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Cricket equipment
 
In India, the East India Company and the British colonisers brought in their game of cricket and the locals were highly influenced by the new game. Until then, India had their own native games like Kabaddi, Ghilli Danda, Kho Kho etc. But the advent of cricket in the main city of Bombay reversed people's take towards games. But Indians were initially sceptical towards the game as it was considered to be the white man's tool to subjugate them. But the first Indian communities to extend their support and partake in cricket where the community who followed Zoroastrianism, the Parsis. The Parsis were immigrants from the modern day Iran, when there was a Muslim conquest in Persia around the \(7th\) century BC. Since they were not natives of India, they easily entered into trade and business with the British. They traded textiles, steel, leather etc. As a result of these trades, they were more westernised in their approach and accepted the white man's game.
 
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The Parsi team that toured England in 1886***
 
The Parsis found the first cricket club in India called the 'The Oriental Cricket Club' in Bombay in \(1848\). The word Orient means the influence of the West. These clubs helped to establish the games within the country and were sponsored by great Parsi businessmen like the Tatas and Wadias. Although the Parsis embraced their game, the English officials were not ready to offer any support for them. They had their own club in India and did not want the natives to take over them. They had a famous club called the 'Bombay Gymkhana club', which was exclusively only for males. A gymkhana was nothing but a sports club, with which the Parsis had an ongoing debate. The sport arena was used by the white people to train their ponies which were used in the game of Polo. The ponies dug up the ground with their hooves which made it unsuitable for playing cricket.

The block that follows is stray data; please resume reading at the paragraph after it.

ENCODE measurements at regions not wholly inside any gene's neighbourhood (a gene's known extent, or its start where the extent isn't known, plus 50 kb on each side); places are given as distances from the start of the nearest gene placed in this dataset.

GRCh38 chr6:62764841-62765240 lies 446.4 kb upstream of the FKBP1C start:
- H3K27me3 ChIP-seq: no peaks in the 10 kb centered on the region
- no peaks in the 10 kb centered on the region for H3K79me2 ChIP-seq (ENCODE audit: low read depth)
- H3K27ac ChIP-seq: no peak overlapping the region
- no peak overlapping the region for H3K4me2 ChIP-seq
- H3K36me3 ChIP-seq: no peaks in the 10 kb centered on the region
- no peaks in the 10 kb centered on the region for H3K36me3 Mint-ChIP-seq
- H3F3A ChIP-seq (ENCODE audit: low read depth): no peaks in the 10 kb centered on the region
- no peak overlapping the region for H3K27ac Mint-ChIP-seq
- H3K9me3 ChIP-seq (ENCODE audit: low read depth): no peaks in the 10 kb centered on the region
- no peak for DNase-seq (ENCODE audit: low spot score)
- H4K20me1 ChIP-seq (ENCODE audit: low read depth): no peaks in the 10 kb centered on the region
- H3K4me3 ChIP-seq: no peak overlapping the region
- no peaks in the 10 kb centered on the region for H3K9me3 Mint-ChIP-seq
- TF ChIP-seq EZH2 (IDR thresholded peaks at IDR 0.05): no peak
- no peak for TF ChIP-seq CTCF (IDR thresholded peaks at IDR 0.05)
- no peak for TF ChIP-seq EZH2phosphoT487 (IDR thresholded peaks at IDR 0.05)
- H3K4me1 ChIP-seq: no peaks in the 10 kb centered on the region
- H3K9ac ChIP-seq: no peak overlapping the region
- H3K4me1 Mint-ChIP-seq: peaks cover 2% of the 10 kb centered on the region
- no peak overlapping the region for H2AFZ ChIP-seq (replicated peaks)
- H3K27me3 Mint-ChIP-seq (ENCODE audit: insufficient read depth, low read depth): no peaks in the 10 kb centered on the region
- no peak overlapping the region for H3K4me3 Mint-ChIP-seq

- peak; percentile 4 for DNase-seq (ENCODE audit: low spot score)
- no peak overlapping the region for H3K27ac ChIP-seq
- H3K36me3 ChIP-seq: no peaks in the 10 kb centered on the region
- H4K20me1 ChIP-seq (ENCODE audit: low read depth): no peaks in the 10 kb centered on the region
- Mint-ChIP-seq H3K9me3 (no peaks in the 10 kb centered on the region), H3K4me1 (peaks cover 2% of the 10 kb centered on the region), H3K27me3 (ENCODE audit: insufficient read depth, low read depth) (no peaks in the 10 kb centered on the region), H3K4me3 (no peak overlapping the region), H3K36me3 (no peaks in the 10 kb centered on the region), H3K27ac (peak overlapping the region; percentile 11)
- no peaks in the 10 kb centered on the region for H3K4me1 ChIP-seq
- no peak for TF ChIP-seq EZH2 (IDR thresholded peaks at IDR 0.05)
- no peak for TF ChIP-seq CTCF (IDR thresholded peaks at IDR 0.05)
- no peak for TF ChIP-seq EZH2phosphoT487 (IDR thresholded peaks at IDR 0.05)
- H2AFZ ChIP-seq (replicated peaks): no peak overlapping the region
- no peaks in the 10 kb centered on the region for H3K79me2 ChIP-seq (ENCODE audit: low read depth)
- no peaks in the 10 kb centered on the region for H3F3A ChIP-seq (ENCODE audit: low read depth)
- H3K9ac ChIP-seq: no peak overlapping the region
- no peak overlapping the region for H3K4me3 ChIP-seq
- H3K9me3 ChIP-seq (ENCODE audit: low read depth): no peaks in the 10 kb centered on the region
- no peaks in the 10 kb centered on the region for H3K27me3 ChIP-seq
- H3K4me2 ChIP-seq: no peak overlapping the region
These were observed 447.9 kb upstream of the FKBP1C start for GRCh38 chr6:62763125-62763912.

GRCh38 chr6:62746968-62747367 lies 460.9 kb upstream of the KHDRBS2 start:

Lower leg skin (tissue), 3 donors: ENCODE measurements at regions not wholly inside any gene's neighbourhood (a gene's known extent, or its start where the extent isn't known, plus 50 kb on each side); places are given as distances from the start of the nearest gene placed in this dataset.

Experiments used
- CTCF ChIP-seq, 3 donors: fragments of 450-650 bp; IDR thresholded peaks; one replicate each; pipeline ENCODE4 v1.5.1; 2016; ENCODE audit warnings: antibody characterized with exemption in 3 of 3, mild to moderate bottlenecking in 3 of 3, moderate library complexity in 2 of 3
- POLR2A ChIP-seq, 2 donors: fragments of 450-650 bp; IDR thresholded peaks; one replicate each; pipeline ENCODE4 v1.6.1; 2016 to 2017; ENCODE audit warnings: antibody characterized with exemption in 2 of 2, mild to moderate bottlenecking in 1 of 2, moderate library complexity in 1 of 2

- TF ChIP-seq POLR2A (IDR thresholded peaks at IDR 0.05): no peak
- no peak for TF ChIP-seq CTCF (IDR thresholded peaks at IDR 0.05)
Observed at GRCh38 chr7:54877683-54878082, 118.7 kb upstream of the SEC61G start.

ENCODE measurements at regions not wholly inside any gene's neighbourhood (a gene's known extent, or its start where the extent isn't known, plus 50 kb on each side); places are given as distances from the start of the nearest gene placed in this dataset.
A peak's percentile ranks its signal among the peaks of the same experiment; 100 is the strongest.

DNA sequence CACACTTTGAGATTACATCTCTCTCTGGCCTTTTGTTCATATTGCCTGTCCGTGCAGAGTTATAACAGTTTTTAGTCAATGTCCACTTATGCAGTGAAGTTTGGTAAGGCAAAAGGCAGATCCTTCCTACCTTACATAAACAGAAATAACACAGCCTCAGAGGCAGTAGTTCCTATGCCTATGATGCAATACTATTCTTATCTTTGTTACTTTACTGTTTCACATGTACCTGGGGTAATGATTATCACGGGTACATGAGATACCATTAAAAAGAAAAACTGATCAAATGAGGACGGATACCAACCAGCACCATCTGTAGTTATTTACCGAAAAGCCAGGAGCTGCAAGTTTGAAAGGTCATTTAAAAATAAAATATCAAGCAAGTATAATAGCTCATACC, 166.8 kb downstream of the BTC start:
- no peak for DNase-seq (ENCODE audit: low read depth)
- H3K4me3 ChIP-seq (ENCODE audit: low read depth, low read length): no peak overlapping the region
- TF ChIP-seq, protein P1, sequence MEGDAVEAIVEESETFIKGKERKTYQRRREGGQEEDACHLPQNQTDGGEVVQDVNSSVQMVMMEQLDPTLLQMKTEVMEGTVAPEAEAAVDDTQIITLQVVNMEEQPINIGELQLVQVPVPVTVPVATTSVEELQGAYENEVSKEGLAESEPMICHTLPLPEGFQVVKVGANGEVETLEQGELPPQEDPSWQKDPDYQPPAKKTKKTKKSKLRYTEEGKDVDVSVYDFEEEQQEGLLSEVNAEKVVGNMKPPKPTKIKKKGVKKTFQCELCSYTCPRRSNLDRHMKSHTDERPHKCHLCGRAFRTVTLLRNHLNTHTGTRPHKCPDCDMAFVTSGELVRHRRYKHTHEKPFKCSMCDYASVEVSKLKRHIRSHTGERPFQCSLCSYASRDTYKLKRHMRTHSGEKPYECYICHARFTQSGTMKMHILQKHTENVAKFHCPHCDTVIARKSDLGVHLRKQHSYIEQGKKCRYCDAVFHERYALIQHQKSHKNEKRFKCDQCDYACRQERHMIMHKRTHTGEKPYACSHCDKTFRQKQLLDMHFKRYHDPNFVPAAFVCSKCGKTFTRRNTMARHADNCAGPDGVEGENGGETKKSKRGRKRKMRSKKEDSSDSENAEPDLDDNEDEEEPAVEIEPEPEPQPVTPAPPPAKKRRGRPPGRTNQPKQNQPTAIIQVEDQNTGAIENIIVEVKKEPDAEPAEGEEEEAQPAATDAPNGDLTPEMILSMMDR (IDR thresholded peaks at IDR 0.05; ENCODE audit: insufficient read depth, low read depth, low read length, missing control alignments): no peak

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The Bombay Gymkhana****
 
The officials of the gymkhana were biased towards the British, which made the Parsis to build their own gymkhana for playing the game. This rivalry ended up in favour of the Parsis, as they won a swooping victory in a match conducted between the teams of Bombay Gymkhana and the new team in \(1889\). This was four years after the formation of the Indian National Congress in \(1885\). Dadabhai Naoroji, who was one of the earliest leaders of the congress, was a Parsi, which gave more strength and support for them.